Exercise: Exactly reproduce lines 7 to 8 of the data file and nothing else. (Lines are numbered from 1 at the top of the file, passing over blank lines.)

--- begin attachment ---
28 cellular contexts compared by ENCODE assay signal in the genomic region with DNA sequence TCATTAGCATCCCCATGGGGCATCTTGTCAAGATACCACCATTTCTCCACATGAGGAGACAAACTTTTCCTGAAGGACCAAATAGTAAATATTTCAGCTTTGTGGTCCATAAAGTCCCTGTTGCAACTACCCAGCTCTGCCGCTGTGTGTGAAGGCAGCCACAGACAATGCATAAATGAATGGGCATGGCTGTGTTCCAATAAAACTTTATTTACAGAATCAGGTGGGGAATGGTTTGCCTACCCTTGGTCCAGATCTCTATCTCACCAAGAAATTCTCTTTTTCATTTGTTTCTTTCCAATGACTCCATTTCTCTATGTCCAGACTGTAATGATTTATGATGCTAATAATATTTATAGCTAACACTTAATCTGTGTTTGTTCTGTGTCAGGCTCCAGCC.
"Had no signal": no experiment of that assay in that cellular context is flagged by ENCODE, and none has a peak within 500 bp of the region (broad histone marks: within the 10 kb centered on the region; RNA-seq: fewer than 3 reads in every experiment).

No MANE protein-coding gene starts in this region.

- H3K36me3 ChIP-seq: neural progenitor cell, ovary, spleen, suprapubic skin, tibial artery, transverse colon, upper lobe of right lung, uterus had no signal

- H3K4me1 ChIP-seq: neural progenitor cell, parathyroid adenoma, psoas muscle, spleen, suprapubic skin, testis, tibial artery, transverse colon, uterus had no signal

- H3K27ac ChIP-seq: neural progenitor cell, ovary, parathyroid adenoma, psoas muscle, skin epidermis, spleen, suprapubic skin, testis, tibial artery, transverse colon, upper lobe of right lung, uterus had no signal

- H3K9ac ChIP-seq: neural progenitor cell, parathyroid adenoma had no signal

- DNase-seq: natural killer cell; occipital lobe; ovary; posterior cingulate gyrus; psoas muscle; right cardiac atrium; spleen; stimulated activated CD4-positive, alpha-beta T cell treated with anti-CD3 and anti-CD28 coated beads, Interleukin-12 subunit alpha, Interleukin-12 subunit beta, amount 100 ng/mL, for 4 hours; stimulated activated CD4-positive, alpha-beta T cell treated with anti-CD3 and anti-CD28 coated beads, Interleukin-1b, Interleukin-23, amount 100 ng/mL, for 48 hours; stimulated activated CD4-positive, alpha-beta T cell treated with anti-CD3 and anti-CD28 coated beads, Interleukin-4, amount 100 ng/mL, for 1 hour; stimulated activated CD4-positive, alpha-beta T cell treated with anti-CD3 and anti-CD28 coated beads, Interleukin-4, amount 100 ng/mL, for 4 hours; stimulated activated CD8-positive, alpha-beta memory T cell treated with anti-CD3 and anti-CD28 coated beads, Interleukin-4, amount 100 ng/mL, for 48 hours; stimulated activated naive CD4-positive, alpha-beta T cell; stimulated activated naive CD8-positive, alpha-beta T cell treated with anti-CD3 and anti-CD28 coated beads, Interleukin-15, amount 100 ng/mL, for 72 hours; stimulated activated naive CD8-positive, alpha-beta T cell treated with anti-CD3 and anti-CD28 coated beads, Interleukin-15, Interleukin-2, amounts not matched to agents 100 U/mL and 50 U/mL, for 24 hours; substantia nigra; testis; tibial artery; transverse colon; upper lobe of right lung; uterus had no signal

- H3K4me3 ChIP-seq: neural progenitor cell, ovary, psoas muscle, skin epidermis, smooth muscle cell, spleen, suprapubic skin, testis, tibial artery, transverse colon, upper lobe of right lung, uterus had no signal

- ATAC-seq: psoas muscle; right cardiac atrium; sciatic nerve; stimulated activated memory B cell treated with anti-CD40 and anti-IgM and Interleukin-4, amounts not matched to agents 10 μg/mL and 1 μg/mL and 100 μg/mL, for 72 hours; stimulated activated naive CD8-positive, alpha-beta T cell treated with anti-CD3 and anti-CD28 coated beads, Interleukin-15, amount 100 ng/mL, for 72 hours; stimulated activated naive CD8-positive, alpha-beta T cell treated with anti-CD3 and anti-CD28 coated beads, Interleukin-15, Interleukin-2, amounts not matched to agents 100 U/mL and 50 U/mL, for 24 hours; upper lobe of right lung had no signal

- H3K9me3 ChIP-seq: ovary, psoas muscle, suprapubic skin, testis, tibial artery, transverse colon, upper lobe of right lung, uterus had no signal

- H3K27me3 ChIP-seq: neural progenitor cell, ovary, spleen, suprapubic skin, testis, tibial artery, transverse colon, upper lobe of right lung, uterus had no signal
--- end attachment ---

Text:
- H3K9ac ChIP-seq: neural progenitor cell, parathyroid adenoma had no signal

- DNase-seq: natural killer cell; occipital lobe; ovary; posterior cingulate gyrus; psoas muscle; right cardiac atrium; spleen; stimulated activated CD4-positive, alpha-beta T cell treated with anti-CD3 and anti-CD28 coated beads, Interleukin-12 subunit alpha, Interleukin-12 subunit beta, amount 100 ng/mL, for 4 hours; stimulated activated CD4-positive, alpha-beta T cell treated with anti-CD3 and anti-CD28 coated beads, Interleukin-1b, Interleukin-23, amount 100 ng/mL, for 48 hours; stimulated activated CD4-positive, alpha-beta T cell treated with anti-CD3 and anti-CD28 coated beads, Interleukin-4, amount 100 ng/mL, for 1 hour; stimulated activated CD4-positive, alpha-beta T cell treated with anti-CD3 and anti-CD28 coated beads, Interleukin-4, amount 100 ng/mL, for 4 hours; stimulated activated CD8-positive, alpha-beta memory T cell treated with anti-CD3 and anti-CD28 coated beads, Interleukin-4, amount 100 ng/mL, for 48 hours; stimulated activated naive CD4-positive, alpha-beta T cell; stimulated activated naive CD8-positive, alpha-beta T cell treated with anti-CD3 and anti-CD28 coated beads, Interleukin-15, amount 100 ng/mL, for 72 hours; stimulated activated naive CD8-positive, alpha-beta T cell treated with anti-CD3 and anti-CD28 coated beads, Interleukin-15, Interleukin-2, amounts not matched to agents 100 U/mL and 50 U/mL, for 24 hours; substantia nigra; testis; tibial artery; transverse colon; upper lobe of right lung; uterus had no signal